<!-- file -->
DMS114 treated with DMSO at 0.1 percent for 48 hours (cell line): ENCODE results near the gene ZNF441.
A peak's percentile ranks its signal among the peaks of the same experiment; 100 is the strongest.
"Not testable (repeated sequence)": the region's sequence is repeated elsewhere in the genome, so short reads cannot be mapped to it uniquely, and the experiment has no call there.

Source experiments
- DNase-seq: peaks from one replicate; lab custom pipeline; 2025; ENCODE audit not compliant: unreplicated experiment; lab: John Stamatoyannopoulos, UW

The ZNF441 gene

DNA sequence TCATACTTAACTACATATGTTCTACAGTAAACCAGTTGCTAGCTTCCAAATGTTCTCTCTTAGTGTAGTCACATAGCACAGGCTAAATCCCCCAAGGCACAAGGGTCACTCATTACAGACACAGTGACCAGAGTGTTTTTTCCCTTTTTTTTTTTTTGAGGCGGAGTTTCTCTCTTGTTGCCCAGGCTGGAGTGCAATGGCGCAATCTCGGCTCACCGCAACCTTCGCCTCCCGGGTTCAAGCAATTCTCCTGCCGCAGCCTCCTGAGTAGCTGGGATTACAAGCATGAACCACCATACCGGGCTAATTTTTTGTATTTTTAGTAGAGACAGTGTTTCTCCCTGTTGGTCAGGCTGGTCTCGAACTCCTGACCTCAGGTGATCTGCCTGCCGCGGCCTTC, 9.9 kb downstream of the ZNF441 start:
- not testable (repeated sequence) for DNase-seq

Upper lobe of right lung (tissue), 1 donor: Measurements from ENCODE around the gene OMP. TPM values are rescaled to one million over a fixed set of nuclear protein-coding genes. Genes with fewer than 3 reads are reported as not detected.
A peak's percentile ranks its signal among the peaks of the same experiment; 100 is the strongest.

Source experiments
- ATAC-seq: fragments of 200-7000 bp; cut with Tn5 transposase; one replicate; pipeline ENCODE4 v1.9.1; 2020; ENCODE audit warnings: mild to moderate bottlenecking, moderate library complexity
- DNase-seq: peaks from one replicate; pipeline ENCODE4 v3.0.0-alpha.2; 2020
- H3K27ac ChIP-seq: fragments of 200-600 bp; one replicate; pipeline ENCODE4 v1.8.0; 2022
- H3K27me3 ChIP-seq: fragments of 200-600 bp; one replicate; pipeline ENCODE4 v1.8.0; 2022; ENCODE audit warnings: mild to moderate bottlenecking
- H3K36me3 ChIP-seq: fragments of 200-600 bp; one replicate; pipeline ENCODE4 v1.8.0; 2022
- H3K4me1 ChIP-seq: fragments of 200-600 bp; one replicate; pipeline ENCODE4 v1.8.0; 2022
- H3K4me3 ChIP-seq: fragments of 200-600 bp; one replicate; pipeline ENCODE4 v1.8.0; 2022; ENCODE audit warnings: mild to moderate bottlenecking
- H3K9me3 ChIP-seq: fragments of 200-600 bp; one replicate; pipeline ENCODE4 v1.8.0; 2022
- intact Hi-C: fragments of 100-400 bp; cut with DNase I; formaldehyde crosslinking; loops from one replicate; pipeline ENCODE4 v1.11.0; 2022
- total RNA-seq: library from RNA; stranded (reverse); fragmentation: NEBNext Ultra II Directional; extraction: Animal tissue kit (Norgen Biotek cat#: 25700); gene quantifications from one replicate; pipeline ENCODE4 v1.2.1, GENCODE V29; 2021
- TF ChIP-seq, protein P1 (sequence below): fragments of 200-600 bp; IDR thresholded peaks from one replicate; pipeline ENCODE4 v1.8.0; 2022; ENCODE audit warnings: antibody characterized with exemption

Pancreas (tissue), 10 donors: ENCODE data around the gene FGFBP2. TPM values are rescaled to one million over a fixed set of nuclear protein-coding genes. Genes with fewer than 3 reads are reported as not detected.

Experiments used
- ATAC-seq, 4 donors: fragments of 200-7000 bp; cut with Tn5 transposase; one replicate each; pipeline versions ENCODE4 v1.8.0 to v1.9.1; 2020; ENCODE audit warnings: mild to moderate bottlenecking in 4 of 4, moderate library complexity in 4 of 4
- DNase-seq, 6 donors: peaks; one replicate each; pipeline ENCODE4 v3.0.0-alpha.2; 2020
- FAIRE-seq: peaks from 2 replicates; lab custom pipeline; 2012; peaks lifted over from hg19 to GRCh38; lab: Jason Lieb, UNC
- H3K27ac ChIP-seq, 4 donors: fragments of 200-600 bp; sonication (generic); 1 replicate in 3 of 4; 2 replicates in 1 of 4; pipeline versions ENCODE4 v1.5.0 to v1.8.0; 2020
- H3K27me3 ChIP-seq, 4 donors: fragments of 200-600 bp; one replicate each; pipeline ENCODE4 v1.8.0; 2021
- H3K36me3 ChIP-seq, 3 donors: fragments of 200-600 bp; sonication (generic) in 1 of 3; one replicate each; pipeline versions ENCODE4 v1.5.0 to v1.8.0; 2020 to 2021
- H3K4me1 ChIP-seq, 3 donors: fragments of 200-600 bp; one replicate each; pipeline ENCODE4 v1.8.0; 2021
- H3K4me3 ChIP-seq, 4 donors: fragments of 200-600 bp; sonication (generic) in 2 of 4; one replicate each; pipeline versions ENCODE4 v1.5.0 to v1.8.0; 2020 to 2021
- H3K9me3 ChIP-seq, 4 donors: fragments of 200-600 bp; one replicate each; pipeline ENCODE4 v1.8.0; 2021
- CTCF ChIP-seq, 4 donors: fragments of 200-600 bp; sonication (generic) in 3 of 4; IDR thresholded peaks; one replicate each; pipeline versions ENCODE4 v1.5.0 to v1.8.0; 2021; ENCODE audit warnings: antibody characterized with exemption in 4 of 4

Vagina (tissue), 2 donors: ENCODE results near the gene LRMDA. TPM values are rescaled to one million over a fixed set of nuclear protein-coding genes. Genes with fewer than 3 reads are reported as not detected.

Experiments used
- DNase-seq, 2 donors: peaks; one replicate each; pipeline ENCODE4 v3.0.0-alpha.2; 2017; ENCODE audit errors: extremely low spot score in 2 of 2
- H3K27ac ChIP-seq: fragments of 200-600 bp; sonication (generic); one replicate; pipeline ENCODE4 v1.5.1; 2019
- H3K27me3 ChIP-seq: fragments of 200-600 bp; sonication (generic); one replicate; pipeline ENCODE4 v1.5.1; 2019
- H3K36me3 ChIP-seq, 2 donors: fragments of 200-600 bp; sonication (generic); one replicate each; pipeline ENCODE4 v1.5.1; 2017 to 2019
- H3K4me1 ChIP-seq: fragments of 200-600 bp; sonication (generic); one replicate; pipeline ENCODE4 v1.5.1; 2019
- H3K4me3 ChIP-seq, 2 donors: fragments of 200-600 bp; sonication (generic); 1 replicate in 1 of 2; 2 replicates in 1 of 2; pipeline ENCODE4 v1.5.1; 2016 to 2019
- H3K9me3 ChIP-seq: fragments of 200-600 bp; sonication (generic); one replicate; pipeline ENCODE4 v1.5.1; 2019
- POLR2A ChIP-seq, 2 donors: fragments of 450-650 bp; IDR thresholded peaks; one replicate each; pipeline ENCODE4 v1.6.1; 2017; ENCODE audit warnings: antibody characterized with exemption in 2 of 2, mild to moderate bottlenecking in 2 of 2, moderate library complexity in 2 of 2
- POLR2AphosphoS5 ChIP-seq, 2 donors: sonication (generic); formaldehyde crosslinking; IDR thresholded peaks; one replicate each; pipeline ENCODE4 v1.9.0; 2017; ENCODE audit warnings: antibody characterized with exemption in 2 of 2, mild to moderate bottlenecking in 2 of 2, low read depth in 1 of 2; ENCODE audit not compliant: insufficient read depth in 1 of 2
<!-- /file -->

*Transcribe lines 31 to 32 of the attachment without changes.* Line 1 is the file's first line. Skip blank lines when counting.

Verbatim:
- H3K4me1 ChIP-seq, 3 donors: fragments of 200-600 bp; one replicate each; pipeline ENCODE4 v1.8.0; 2021
- H3K4me3 ChIP-seq, 4 donors: fragments of 200-600 bp; sonication (generic) in 2 of 4; one replicate each; pipeline versions ENCODE4 v1.5.0 to v1.8.0; 2020 to 2021